• Eliminating the state revenue sharing cap, currently at $375 million 
  • Lifting the Land & Water Conservation Fund’s state side funding cap of $125 million
  • Protecting GOMESA revenues from sequestration

Bills supporting bipartisan climate action

CCL often identifies bipartisan bills that have been introduced that could be useful secondary asks. Our primary objective in promoting these bills is to encourage bipartisanship on climate solutions policymaking in Congress. The bills all have cosponsors of both parties, all are complementary to a strong carbon price, and all address policy issues that a carbon price does not. Descriptions of each bill are on the secondary asks page where you can click on the .pdf  file or blue hyperlinks for more information.

As we build momentum for bipartisan action on climate and develop relationships of trust with our members of Congress, we suggest keeping to topics of common ground. Rather than bring up the vinegar, talk about the honey.  We have learned through motivational interviewing techniques that preparing others for change involves helping them see change as something they create and meets their needs.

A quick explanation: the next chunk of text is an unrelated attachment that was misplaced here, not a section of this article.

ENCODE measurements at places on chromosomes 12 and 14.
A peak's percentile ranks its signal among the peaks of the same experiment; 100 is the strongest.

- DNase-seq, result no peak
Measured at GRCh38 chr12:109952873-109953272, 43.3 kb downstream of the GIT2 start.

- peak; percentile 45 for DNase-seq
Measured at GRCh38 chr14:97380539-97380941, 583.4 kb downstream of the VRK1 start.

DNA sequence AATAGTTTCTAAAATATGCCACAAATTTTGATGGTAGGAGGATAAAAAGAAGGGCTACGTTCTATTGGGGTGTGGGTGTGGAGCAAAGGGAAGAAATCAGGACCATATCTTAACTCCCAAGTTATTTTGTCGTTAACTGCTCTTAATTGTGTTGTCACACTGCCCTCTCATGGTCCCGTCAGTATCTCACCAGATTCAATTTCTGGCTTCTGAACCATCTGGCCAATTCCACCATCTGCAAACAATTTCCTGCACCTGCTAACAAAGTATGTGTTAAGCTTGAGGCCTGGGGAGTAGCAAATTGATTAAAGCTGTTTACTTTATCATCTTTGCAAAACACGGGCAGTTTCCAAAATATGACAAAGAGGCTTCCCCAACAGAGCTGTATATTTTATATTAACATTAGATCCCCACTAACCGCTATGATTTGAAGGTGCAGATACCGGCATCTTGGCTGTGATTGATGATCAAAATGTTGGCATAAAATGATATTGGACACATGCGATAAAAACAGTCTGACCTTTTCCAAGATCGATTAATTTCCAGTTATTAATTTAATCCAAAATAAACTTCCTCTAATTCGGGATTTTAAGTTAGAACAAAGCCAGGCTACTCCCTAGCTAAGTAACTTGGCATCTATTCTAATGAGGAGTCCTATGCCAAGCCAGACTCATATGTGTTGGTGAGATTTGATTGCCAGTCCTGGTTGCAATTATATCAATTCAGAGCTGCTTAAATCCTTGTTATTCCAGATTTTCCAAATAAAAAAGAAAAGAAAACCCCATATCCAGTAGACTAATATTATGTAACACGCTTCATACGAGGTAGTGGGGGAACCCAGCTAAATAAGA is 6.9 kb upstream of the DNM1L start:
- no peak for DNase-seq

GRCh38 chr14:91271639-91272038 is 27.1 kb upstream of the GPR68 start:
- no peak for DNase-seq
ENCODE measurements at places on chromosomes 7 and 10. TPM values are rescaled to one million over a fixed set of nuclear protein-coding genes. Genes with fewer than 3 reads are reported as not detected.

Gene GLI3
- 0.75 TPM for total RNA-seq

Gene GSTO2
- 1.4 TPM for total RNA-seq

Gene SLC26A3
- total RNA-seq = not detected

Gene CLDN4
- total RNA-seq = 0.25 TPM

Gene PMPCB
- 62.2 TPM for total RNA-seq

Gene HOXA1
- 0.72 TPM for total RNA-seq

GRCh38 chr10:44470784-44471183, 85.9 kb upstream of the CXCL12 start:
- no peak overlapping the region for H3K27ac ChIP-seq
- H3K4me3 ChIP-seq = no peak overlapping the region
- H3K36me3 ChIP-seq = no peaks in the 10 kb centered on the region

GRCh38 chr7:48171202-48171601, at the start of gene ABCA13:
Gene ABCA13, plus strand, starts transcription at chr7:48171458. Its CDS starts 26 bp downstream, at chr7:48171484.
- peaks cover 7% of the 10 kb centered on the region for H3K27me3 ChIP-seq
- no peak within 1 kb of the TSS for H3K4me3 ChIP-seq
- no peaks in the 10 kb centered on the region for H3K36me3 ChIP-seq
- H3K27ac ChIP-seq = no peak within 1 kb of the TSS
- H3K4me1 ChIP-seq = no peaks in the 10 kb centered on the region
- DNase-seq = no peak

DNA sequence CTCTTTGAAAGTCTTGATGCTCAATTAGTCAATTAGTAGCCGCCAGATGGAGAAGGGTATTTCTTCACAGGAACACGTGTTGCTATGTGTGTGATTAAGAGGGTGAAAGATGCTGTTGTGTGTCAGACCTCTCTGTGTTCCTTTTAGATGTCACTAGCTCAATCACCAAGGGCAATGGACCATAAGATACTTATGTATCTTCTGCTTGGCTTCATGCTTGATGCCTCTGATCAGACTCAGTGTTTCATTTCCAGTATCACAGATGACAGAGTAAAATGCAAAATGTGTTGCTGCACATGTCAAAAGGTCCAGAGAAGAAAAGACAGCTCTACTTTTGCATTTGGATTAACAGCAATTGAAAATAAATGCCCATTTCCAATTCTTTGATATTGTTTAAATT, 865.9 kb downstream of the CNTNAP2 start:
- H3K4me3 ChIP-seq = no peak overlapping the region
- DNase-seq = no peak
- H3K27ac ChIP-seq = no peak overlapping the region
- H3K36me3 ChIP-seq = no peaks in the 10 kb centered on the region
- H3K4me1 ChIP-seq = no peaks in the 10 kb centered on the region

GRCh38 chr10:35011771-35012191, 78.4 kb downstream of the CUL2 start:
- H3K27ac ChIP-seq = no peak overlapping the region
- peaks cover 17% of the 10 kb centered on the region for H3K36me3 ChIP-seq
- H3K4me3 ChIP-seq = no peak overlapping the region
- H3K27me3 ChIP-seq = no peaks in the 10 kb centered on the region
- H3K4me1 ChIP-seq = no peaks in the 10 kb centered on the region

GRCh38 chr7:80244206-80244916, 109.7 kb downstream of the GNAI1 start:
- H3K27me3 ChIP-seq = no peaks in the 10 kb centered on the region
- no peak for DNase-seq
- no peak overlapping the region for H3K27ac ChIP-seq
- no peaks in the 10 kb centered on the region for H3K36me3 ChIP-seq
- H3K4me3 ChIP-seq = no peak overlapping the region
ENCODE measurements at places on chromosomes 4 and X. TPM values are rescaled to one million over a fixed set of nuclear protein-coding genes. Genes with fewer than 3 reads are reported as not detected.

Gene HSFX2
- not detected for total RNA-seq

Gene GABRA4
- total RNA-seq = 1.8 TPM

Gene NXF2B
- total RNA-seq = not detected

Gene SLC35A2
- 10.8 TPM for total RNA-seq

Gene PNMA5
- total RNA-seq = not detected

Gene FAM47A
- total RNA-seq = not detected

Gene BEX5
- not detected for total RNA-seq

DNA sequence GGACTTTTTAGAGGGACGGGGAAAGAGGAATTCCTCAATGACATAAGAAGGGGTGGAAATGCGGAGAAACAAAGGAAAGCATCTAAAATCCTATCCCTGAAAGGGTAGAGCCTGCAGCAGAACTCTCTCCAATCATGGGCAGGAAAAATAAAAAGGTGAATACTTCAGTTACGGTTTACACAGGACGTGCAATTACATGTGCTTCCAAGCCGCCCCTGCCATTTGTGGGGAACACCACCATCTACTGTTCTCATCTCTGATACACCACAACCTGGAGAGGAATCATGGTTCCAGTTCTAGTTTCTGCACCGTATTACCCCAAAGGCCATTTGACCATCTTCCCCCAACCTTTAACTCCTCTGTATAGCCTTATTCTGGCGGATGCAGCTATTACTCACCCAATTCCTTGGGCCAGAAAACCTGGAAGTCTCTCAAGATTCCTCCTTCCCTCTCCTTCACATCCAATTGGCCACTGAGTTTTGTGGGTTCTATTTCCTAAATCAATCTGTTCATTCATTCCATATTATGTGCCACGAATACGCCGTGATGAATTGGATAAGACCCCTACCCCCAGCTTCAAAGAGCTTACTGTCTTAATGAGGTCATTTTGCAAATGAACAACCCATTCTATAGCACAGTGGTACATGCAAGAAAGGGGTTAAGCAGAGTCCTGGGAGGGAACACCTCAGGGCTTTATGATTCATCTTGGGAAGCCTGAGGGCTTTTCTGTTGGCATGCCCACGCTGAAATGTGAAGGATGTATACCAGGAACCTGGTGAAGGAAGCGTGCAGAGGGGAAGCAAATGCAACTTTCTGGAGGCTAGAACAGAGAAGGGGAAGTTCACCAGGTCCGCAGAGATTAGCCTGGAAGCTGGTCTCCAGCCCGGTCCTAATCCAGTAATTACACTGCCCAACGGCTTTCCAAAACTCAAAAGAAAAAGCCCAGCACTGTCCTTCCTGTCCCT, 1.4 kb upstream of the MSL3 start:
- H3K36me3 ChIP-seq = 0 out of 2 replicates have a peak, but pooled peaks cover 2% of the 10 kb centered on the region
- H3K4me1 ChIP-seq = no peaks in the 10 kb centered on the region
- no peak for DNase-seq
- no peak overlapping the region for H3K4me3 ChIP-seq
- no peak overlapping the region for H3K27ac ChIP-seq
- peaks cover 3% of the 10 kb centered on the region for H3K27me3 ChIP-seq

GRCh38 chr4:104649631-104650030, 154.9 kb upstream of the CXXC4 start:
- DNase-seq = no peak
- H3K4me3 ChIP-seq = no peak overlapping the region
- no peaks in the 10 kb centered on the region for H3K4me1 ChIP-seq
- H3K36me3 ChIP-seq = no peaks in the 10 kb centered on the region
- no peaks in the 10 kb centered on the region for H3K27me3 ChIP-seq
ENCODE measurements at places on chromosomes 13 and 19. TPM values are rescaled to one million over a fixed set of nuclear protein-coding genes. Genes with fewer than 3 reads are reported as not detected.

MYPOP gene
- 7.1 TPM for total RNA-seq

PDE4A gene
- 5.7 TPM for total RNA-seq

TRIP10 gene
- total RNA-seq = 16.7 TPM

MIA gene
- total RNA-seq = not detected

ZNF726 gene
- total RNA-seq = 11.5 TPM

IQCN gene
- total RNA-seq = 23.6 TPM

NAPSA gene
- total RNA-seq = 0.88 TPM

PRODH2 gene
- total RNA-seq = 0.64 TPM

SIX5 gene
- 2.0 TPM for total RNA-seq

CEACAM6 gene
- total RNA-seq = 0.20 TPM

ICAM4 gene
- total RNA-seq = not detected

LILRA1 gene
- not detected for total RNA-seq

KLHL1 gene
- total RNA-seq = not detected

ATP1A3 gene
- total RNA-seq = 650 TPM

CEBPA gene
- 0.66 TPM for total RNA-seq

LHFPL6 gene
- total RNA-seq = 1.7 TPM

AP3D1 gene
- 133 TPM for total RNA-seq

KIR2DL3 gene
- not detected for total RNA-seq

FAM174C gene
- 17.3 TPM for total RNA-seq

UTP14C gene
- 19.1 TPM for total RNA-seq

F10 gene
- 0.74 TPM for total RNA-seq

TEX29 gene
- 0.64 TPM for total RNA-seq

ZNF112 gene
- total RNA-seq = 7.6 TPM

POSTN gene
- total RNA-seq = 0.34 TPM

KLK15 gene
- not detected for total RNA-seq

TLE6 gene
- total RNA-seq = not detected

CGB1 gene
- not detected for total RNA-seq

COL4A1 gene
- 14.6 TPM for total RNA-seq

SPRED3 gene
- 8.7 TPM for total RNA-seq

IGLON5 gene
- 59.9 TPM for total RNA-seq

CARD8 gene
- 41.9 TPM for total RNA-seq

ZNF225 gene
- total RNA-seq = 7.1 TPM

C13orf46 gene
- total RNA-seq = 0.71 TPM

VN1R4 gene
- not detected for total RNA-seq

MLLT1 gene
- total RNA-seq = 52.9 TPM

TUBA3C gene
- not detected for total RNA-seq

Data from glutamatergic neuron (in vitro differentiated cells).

Also, know the secondary asks list is not exhaustive; if there is a bill your group would like to use as a secondary ask that is not on this list, please contact CCL’s Vice President of Government Affairs, Ben Pendergrass, at Use your best judgment when deciding whether you want to make one or more of these bills a secondary ask. If any of them are a source of conflict within your group, please pick a different secondary ask.

The value of secondary asks

After making the primary ask and subsequent discussion, it may make sense to make a secondary ask. Getting legislation passed is a complicated, coalition-building process in which lots of smaller steps must happen before we get a law. Many members of Congress may be willing to support other bills that fit into the broader picture of addressing the climate crisis and are complementary to a carbon price, and these could be stepping stones toward support for bringing the U.S. in line with the rest of the developed world.